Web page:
For the sake of clarity, every (indoor) plant produces oxygen, but not every plant also purifies the air. Air-purifying plants are e.g. the Spathiphyllum, Calathea, Hedera helix (ivy), Areca palm and the Ficus. For many plants we do not yet know to what extent they have an air purifying effect since they have not yet been tested.
  • Plants ensure a better concentration and a reduction of stress.
    Plants create a relaxed and better atmosphere, also at work.. Plants make the workplace a more pleasant place to work.
    Apparently there is even a relationship between the presence of plants and the productivity of employees.
    Moreover, the presence of plants has a positive effect on the creativity and concentration of people.
  • Plants reduce the dryness of the air
    The dust content and humidity in the house are strongly related with each other. The dryer the air, the more dust. This can cause symptoms such as a tickling cough, dry skin, headaches and irritated eyes. By watering plants, it finally evaporates again through the stomata in the leaves. Plants can thus increase the humidity of the air, which therefore benefits the air quality.
  • Plants provide a pleasant and warm feeling
    Research has shown that plants are good for people in various (subtle) ways. They play an essential role in creating a pleasant, natural and quiet environment in which to move, work and/or relax.
  • Did you know that flowers too have a healthy effect on people?
    Flowers can brighten up any room in a magical way. They give meaning to our emotions such as love, joy, comfort, compassion and sorrow. Flowers provide a relaxing effect on our constitution. They provide positive energy in the home and a warm feeling. In short, everyone is just very happy about that!



The Dutch greenhouse horticulture sector is worldwide renowned for its innovative power. In order to be one step ahead of the competition from other parts of the world, people are constantly looking for better efficiency in the use of raw materials and space. This, of course, without compromising the (top) quality of the Dutch product.

The glasshouse horticulture sector in the Netherlands can cope with this rapid pace of innovation thanks to a strong relationship between research and practice. In addition, a great deal of knowledge is exchanged between the entrepreneurs in order to make progress together. The flower auctions are a good example of this as one of the largest cooperatives in the world.
Below we describe a few examples of this innovative power.


Biological control and integrated pest management
In order to minimise the use of pesticides and to find a better balance between parasites and their natural enemies, natural enemies of the parasites are used in the greenhouses. Thanks to the intensive exchange of knowledge between the growers and their suppliers, growers are increasingly able to produce a top quality product with organic solutions.


Combined heat and power (CHP)
Combined heat and power (CHP) is a large engine, originating from the shipping industry. Only it has been converted to run on natural gas. The efficiency of this motor is higher than traditional gas boilers. These engines drive a generator that generates electricity. This electricity is used in the company’s own nursery or is supplied back to the public electricity grid. The ‘residual heat’ produced by the engine is used to heat the greenhouses. After cleaning, the exhaust gases can be used to provide the plants with CO2. All in all, these motors provide an efficiency that can be up to 20% higher than the traditional method of heating (gas boilers).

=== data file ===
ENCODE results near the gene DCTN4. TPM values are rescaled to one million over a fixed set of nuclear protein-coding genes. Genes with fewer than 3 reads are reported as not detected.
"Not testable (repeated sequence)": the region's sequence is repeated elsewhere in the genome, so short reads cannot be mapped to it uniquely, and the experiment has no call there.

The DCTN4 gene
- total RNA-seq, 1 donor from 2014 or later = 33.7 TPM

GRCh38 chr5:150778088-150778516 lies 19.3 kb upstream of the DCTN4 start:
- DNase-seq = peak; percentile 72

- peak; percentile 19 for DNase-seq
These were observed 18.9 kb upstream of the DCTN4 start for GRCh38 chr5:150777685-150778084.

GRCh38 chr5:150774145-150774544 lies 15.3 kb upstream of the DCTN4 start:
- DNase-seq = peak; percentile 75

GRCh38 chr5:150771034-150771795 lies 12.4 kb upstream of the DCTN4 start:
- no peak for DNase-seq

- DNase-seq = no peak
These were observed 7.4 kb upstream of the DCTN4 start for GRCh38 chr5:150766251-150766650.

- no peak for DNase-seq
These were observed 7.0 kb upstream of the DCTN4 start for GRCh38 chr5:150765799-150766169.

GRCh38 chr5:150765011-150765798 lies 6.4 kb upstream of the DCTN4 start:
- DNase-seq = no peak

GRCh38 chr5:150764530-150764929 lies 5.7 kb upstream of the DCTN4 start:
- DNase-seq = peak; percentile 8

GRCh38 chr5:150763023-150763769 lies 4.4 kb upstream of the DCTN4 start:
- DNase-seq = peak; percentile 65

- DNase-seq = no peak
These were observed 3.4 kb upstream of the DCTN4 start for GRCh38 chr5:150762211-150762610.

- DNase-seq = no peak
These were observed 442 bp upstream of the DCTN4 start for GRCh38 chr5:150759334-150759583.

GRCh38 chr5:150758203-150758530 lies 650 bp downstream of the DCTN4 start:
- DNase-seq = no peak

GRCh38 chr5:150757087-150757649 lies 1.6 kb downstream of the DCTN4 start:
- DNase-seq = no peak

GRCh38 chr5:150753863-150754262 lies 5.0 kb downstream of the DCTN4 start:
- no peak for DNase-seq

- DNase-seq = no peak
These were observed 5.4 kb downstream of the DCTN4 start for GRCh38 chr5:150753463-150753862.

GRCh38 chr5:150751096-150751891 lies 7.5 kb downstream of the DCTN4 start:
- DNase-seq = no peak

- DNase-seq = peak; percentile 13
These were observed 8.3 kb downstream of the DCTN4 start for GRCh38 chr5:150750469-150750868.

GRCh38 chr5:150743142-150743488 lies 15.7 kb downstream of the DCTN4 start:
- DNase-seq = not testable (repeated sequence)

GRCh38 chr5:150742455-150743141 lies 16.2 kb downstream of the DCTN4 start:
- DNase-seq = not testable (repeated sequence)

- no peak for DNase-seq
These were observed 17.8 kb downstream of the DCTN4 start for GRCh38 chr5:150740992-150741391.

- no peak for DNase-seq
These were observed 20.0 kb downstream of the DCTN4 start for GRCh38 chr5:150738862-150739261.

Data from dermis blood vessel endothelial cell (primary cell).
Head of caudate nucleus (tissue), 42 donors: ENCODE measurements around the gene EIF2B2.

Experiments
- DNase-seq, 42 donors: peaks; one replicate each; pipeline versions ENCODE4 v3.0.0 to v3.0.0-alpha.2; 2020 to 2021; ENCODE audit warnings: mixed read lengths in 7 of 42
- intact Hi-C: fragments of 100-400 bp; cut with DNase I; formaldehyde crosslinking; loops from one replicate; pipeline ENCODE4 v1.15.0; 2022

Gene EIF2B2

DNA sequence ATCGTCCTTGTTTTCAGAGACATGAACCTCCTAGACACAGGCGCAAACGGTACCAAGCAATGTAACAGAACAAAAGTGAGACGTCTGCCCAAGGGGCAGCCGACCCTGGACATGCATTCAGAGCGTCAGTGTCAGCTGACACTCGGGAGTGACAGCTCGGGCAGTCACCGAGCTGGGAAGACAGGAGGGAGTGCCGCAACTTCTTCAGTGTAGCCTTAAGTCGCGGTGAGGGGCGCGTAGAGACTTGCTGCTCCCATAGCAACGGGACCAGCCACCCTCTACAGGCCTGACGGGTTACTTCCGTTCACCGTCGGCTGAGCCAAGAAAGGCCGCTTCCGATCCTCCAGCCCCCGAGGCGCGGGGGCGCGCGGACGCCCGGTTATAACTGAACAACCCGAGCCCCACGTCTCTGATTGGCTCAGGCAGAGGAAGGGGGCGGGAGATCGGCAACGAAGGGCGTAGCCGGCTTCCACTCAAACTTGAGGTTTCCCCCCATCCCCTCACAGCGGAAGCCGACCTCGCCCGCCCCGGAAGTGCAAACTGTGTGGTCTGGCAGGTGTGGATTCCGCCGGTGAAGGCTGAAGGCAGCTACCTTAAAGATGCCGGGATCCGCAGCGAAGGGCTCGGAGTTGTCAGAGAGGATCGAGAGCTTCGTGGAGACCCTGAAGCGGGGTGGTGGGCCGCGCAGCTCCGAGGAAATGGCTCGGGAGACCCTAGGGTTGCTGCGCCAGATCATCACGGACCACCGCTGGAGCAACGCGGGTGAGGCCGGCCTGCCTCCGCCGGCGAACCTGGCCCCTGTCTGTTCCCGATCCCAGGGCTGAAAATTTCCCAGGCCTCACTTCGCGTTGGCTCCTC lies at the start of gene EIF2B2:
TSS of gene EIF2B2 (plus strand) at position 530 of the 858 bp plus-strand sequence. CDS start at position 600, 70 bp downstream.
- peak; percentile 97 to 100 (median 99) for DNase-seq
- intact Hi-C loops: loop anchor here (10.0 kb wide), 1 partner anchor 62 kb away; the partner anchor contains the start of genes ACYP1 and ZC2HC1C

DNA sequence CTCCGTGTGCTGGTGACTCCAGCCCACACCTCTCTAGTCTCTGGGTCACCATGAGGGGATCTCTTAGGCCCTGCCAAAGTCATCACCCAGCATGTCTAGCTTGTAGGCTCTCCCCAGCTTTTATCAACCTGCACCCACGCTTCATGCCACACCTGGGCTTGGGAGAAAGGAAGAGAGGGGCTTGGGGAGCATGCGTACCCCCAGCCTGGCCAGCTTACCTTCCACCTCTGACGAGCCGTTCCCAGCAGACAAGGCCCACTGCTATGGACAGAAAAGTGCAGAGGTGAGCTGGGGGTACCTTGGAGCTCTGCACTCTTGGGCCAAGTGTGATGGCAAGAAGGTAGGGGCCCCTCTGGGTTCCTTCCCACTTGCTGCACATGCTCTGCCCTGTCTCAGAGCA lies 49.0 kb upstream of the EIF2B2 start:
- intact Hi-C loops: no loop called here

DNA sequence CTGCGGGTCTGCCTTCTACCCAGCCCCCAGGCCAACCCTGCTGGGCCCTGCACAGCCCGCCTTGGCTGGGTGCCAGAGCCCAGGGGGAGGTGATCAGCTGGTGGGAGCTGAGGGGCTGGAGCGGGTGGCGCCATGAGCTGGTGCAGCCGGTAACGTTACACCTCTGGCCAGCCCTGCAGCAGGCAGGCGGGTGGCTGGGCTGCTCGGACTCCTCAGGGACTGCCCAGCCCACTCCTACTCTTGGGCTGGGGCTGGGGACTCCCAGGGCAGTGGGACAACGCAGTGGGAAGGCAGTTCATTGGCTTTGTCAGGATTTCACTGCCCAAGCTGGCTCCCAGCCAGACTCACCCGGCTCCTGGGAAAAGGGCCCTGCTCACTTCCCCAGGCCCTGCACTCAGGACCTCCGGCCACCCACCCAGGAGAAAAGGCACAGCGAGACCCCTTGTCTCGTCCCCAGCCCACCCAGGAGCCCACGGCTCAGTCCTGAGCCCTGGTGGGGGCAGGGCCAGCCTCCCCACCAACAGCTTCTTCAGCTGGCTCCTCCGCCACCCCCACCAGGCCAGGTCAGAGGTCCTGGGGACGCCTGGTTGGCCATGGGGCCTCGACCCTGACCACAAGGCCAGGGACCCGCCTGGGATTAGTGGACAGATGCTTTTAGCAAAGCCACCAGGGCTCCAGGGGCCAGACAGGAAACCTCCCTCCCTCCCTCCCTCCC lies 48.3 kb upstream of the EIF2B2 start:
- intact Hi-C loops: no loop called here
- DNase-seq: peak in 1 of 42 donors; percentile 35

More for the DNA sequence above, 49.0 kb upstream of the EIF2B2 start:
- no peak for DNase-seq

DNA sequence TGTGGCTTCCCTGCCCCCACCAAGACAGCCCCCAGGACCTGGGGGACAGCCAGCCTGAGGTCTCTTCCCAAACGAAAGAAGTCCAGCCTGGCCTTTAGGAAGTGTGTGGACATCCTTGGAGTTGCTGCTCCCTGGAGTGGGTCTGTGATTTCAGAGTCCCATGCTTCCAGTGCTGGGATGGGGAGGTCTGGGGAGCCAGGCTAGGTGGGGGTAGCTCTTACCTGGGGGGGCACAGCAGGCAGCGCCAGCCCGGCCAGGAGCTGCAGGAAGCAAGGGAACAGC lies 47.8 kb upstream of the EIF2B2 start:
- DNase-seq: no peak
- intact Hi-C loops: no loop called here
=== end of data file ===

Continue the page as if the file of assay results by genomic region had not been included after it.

Geothermal energy
Geothermal energy is used for this type of energy. A drilling tower is used to drill a well to a depth of 2-3 km. At this depth, water of more than 80 degrees can be ‘collected’. This heat is used to heat the greenhouses and then the cooled water is returned to the soil via a second source. It is expected that these sources will be able to continue to produce sufficient heat, even longer than the life of a greenhouse.

Drilling the well is an enormously expensive investment. In addition, there is a great risk that the drilling will ‘fail’. By working together with each other and with governments, in the Netherlands we are able to gain experience with this way of heating greenhouses sustainably.


Water purification
Plants need water and nutrients to grow. More and more nurseries are making use of the reuse of drainage water. This is water that is collected before it disappears into the subsoil. This ‘drainage water’ still contains many nutrients that can be used by the plants.
By reusing this water and mixing it with clean water, less fertilizer is used.
However, the drainage water also contains some ‘wrong substances’. The content of these wrong substances determines how much water can be reused. The application of new techniques creates opportunities to filter these ‘wrong substances’ out of the water.


Diffuse glass
In new constructions, more and more growers are opting to cover their greenhouses with diffuse glass. Diffuse glass ensures that light is distributed much more evenly across the crop without any shade or light spots. This leads to a more even greenhouse climate.
Temperature and humidity can thus be controlled more accurately, which means, for example, that the opening of the air windows can be limited, which leads to lower CO2 emissions.


LED lighting in greenhouse horticulture
A new innovation in horticulture is the use of LED lighting. This lighting is not comparable with LED lighting used in consumer use. In the horticultural sector, the lighting is produced by ‘power LEDs’ and therefore much higher. The major advantage of these ‘power LEDs’ is related to sustainable business practices: energy savings compared to high-pressure sodium lamps (orange-coloured lighting). This saves more than half of the energy.
Another major advantage is that when using LEDs, crops can be better controlled using the different colours in the light. This is in favour of a better growth and a higher quality of the product.